While we don’t see iconic cast members like Frank Oz or Jerry Nelson return, you can tell that Segel and Nicholas Stroller, who produced the film, are enthusiastic about the franchise and genuinely love it. By directly being about Walter trying to save the Muppets’ studio, it speaks to the devotion to the Jim Henson creations. Not only does it delight returning fans, but it also wins new ones! I think part of the strength of this movie is due to Segel and Adams completely surrendering themselves to their roles, the same way that Michael Caine did in Christmas Carol. The human actors make the movies convincing. Nowhere better does this shine through than when Segal and Peter Linz as Walter perform the moving power ballad that is “Man or Muppet.”

The Muppet MovieThe Muppet Movie (1979)

This might be controversial (especially because it’s behind the remake) but I have my reasons for ranking The Muppet Movie third. I didn’t want to give it a pass for nostalgia reasons, but at the same time, I don’t want the placement to reflect my esteem for this film. Unlike The Muppets Christmas Carol, I don’t find myself reaching for this one when I’m in the mood to revisit the Muppets, but this movie is undeniably a classic. For me, this was my introduction to Henson, and it remains in my opinion the most accessible Muppet movie, and I hope it will continue to inspire future generations to find that rainbow connection. And every time I see Kermit riding a bike, I gasp. It is like magic.

A genesis for the Muppets, it follows Kermit the Frog, played by Jim Henson, as he travels from Florida to California in pursuit of a movie career, and along the way he meets Fozzie Bear, Miss Piggy, Gonzo, Electric Mayhem, and Rowlf. They are relentlessly hunted by Doc Hopper (Charles Durning), who wants to use Kermit to advertise his fried frog legs chain, and the gang must face him if they ever hope to be free. With iconic songs by Williams again, the film is a self-aware romp, playing on movie clichés, and challenging the formula it employs.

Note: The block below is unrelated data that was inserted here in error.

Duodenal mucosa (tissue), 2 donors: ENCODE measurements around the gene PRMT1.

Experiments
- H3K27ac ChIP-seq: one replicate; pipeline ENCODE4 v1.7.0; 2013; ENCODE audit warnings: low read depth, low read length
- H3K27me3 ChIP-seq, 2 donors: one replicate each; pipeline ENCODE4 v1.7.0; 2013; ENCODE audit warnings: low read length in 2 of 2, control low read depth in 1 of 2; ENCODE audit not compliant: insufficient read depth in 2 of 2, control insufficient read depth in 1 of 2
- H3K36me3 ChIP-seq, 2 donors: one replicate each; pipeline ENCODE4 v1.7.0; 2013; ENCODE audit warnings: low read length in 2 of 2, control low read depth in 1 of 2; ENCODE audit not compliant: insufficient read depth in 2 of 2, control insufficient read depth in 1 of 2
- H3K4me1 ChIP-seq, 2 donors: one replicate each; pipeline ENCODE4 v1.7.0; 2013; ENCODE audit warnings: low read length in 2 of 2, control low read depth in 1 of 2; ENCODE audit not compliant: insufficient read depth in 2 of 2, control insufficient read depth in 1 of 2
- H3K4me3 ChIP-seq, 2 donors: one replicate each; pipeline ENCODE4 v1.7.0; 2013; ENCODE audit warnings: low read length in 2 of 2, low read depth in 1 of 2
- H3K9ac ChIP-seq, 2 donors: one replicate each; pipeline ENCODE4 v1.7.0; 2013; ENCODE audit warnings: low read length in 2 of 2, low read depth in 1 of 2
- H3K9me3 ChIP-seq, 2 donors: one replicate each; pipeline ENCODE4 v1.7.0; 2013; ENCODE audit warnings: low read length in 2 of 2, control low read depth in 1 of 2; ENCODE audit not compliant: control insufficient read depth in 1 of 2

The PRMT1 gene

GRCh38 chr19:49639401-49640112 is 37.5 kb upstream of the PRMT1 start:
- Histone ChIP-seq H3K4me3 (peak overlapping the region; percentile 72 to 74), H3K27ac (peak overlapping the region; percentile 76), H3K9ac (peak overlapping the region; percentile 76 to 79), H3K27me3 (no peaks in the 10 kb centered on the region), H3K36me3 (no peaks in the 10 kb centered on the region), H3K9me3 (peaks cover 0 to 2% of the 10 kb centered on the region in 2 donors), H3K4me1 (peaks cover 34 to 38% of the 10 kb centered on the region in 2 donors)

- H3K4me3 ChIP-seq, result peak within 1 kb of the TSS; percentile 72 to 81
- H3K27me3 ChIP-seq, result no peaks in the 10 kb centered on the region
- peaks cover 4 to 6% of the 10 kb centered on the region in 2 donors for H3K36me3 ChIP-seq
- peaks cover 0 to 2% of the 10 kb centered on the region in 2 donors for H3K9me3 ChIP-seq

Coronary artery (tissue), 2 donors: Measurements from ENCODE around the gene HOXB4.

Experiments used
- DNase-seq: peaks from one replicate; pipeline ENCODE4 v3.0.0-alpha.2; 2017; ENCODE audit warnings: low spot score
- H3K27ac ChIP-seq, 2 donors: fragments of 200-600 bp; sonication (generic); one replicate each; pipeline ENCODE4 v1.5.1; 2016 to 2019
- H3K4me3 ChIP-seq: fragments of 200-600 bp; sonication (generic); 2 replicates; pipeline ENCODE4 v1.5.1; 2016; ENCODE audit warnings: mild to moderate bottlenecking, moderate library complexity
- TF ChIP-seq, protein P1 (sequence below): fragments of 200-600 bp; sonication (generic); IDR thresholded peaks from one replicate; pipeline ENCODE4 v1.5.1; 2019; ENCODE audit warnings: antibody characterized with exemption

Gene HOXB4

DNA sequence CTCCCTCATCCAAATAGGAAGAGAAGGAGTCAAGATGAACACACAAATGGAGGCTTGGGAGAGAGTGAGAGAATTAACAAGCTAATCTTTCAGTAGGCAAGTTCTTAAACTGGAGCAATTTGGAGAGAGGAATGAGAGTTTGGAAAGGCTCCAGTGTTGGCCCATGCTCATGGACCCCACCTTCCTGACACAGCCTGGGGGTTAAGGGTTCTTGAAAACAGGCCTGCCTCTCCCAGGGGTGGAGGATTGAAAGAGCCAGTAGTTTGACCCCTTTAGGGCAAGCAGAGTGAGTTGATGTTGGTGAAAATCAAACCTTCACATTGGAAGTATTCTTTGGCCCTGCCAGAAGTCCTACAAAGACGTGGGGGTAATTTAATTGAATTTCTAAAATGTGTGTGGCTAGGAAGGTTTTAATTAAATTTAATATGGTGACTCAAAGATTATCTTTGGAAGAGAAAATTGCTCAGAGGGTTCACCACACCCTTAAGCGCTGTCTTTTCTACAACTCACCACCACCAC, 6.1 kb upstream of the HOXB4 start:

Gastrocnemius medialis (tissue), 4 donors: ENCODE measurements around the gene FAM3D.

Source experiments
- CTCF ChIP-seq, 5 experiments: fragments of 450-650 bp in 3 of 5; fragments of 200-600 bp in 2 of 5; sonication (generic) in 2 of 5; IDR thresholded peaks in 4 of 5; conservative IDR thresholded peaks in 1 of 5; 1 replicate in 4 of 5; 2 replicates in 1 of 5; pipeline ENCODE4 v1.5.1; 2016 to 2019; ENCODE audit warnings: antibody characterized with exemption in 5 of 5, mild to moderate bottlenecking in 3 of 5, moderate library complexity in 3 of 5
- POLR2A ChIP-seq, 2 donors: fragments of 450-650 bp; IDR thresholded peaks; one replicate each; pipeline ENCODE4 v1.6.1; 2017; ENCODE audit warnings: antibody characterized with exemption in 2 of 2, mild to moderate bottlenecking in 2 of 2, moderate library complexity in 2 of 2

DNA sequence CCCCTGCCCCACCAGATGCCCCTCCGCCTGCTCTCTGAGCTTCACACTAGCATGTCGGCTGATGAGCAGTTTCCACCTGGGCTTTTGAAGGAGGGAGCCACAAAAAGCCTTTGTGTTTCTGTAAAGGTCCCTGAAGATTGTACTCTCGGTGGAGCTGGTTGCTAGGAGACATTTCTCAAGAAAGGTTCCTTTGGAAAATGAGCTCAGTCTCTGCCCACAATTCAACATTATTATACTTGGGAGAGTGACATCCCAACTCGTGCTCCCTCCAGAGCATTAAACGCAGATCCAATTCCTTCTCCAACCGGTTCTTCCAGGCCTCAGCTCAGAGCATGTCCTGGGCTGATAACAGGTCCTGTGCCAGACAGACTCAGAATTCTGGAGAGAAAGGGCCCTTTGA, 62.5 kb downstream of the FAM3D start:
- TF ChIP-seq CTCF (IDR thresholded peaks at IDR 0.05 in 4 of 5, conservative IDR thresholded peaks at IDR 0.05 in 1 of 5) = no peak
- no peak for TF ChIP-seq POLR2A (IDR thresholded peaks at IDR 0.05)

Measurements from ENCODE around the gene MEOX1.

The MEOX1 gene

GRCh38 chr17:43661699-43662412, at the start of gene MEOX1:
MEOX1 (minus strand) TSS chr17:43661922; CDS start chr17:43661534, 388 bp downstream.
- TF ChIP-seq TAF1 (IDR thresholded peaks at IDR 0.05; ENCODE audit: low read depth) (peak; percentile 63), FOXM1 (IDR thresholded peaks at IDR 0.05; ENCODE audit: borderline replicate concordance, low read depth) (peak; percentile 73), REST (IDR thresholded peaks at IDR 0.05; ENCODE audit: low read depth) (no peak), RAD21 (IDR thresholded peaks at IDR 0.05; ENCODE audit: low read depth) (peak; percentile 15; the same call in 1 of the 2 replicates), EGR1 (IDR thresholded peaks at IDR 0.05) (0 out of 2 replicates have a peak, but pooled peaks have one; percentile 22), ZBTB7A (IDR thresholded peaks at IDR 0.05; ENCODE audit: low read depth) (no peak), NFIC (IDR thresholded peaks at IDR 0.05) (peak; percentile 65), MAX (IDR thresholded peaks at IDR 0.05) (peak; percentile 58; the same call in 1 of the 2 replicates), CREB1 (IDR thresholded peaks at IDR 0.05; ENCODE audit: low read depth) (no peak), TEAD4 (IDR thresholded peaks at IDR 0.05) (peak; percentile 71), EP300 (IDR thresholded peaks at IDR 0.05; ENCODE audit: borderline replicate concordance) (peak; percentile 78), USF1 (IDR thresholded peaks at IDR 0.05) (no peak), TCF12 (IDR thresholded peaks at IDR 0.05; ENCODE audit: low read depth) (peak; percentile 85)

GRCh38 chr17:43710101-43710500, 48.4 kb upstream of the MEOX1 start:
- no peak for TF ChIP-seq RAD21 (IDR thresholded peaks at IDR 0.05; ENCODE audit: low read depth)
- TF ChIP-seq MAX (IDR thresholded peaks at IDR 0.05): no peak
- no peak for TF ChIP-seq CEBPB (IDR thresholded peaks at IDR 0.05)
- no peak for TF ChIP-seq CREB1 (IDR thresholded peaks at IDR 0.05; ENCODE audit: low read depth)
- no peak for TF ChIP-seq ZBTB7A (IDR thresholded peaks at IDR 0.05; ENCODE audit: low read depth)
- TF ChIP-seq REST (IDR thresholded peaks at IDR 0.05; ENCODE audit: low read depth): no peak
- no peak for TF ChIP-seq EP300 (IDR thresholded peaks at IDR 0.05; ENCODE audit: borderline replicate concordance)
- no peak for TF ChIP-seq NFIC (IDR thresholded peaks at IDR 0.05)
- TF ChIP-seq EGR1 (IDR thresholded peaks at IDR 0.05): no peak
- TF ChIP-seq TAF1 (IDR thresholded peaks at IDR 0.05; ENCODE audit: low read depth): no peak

If there is one word to describe this movie, it is “pure.” There is not a trace of scathing cynicism to it. Kermit’s story is not about a quick path to success, rather it is about giving back. Doc Hopper represents exploitation and greed; he would use Kermit up for a brief moment of stardom. Show business and fame often require a person to give up themselves. Kermit literally could sacrifice his life if he works for Hopper, but Kermit’s sense of wonder overcomes any self-interest. Kermit does not need the other characters, rather they need him. Fozzie, Gonzo, Electric Mayhem, Rowlf, even Miss Piggy with all her glitz and glamor, are all stuck until they meet Kermit. His hope renews them. Kermit is the gifted one, and yet he is always openhearted and sharing with them. He inspires them.

I am reminded of the words from “The Rainbow Connection”: “Someday we’ll find it, the rainbow connection, the lovers, the dreamers, and me.” The operative word is “we”; the journey can only be completed together. That is the ultimate message of the film, coming together to bring joy to the world, and in a way that is the story of the Henson Studio. Part of the integrity of Henson’s work is the sense of community, that people came together because of a vision that spoke to them. To this day, Henson teaches us that art is empty without community.

The Muppet Movie screens starting Monday, August 21st.
Monday, Aug 21 – 1pm, 3pm
Tuesday, July 22 – 1pm, 3pm
Wednesday, Aug 23 – 1pm, 3pm
Thursday, Aug 24 – 1pm, 3pm, 9:45pm